Reamker (Khmer: រាមកេរ្តិ៍ [riːəmkeː], also romanized as Ramakerti) is a Cambodian epic poem, based on the Sanskrit’s Ramayana epic. The name means “Glory of Rama”. It adapts the Hindu ideas to Buddhist themes and shows the balance of good and evil in the world. More than just a reordering of the epic tale, the Reamker is a mainstay of the royal ballet’s repertoire. Like the Ramayana, it is a philosophical allegory, exploring the ideals of justice and fidelity as embodied by the protagonists, Prince Rama and Queen Sita. The epic is well known among the Khmer people for its portrayal in Khmer dance theatre, called the L’khaon, in various festivals across Cambodia. Scenes from the Reamker are painted on the walls of the Royal Palace in Khmer style, and its predecessor is carved into the walls of the Angkor Wat and Banteay Srei temples. It is considered an integral part of Cambodian culture.
The Reamker differs from the original Ramayana in some ways, featuring additional scenes and emphasis on Hanuman and Sovanna Maccha.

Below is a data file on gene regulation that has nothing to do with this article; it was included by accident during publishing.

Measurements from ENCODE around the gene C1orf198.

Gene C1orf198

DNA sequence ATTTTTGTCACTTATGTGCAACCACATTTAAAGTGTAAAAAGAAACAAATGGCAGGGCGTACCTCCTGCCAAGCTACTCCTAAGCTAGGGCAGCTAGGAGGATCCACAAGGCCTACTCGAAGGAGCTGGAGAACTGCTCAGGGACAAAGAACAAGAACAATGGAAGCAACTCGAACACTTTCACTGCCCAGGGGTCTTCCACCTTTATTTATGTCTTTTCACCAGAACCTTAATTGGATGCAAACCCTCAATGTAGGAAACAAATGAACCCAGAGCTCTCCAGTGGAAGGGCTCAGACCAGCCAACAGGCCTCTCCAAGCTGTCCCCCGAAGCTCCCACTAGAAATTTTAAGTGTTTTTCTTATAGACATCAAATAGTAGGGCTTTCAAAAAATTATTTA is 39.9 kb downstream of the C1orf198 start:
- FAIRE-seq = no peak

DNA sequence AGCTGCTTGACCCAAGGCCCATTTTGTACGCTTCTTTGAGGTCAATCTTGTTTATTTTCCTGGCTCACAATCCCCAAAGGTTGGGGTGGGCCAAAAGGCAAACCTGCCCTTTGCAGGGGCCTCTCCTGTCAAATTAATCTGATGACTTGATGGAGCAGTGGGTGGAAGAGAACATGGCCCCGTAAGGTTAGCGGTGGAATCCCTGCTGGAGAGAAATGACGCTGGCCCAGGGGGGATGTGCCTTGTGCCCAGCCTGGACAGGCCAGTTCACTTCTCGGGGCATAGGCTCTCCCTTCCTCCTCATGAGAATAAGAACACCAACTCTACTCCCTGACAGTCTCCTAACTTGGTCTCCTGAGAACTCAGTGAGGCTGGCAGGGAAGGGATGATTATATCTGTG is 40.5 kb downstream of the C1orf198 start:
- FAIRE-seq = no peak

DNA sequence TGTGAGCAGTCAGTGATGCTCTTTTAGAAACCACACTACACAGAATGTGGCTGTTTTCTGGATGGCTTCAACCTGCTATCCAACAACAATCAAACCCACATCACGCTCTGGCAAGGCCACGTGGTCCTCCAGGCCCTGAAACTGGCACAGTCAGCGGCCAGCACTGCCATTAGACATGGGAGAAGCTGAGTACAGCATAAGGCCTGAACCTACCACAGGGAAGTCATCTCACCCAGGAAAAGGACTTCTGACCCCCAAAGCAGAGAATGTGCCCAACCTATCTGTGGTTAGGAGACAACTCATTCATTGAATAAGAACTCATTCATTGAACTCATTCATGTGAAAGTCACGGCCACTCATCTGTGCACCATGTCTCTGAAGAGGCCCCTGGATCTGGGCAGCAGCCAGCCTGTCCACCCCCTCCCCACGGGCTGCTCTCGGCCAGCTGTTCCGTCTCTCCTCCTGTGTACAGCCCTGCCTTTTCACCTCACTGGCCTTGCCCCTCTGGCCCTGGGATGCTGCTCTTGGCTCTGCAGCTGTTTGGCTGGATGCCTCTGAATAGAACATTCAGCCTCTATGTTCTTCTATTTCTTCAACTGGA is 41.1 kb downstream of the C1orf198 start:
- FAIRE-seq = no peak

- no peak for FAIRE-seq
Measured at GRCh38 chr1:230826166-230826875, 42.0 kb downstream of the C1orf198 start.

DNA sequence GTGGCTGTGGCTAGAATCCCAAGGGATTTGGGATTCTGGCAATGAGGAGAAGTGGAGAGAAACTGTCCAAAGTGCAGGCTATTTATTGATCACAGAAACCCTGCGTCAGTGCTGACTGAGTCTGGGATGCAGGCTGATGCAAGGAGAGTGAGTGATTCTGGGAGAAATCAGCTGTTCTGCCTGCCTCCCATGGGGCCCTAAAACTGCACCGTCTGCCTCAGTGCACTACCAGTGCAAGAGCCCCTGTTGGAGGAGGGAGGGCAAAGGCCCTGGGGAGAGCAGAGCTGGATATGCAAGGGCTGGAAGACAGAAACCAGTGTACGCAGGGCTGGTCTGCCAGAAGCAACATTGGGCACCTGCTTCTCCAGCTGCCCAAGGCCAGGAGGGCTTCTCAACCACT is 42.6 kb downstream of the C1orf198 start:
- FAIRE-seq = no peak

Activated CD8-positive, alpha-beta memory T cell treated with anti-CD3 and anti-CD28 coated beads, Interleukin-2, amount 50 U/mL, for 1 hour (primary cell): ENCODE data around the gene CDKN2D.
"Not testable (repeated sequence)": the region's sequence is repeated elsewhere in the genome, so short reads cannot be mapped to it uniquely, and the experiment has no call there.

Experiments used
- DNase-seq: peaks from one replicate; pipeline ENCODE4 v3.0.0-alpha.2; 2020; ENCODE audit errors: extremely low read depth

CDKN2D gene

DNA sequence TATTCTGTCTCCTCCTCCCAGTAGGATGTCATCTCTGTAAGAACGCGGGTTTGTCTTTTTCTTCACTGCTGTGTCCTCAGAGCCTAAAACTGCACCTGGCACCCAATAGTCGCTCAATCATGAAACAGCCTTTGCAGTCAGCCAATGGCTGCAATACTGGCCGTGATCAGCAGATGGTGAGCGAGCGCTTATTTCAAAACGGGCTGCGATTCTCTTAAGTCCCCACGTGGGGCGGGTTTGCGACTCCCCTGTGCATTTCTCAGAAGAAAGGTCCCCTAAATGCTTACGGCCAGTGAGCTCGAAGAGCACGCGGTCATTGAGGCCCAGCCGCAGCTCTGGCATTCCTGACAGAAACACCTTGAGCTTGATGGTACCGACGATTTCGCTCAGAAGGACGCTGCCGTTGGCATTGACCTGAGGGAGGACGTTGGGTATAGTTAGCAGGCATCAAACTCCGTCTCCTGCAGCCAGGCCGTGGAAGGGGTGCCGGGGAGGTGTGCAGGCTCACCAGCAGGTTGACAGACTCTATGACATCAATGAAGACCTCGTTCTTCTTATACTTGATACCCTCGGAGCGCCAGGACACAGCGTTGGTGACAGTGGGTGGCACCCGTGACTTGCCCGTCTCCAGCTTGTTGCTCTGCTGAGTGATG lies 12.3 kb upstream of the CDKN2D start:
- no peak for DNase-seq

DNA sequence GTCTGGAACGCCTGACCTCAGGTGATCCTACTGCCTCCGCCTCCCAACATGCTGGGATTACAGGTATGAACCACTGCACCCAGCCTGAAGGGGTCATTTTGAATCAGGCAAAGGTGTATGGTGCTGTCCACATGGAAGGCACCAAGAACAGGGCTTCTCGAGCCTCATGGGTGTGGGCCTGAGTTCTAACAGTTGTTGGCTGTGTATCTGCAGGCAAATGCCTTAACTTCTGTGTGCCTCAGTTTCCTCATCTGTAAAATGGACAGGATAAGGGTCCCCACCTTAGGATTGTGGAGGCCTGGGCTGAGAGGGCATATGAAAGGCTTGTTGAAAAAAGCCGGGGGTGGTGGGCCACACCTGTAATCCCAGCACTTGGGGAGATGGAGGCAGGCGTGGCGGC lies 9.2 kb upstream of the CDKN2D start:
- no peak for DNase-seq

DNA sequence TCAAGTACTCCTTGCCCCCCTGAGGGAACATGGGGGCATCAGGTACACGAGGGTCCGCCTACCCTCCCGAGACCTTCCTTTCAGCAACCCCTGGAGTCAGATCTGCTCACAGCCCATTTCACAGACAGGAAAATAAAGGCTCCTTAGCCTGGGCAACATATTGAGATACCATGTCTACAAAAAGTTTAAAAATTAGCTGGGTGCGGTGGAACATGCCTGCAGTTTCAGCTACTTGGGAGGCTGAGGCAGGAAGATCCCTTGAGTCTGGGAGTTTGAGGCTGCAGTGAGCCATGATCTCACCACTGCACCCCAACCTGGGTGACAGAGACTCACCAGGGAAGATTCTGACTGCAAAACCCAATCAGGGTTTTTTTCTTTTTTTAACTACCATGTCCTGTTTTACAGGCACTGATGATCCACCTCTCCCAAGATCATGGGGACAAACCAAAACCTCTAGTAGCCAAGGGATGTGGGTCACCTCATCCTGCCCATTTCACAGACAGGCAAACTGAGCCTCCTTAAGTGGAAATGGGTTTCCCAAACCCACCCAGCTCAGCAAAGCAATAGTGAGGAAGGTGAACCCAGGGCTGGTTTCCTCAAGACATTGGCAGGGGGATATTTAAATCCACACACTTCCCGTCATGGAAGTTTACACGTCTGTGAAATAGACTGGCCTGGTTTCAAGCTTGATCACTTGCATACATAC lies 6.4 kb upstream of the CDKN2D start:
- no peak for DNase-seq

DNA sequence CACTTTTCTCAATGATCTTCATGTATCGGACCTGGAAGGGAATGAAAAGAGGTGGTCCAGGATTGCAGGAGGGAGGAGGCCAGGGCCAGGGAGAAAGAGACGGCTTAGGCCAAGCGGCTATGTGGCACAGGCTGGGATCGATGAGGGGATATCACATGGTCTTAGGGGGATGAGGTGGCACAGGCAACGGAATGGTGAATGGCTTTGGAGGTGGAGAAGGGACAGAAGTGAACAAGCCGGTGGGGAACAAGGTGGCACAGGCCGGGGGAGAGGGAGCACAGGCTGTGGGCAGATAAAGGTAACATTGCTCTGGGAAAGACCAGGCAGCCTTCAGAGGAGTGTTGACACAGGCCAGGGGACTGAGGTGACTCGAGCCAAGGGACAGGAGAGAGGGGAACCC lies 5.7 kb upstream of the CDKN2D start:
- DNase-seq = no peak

In the Reamker, issues of trust, loyalty, love, and revenge play out in dramatic encounters among princes and giants, monkeys and mermaids, and a forlorn princess. Though it is understood that Preah Ream is an incarnation of the Hindu god Vishnu, his characteristics and those of the others in the story are interpreted in Cambodia as those of mere mortals, not of the gods as is the case in India. The complex interplay of strengths and weaknesses, though couched in episodes lined with magic, nonetheless represents a decidedly human social behavior.
As in other Southeast Asian countries, the Rama story in Cambodia is not confined to the realm of literature but extends to all Cambodian art forms, from sculpture to dance drama, painting and art. Another epic, Lpoek Angkor Vat (“The Story of Angkor Wat”), which dates from the beginning of the 17th century, celebrates the magnificent temple complex at Angkor and describes the bas-reliefs in the temple galleries that portray the Rama story.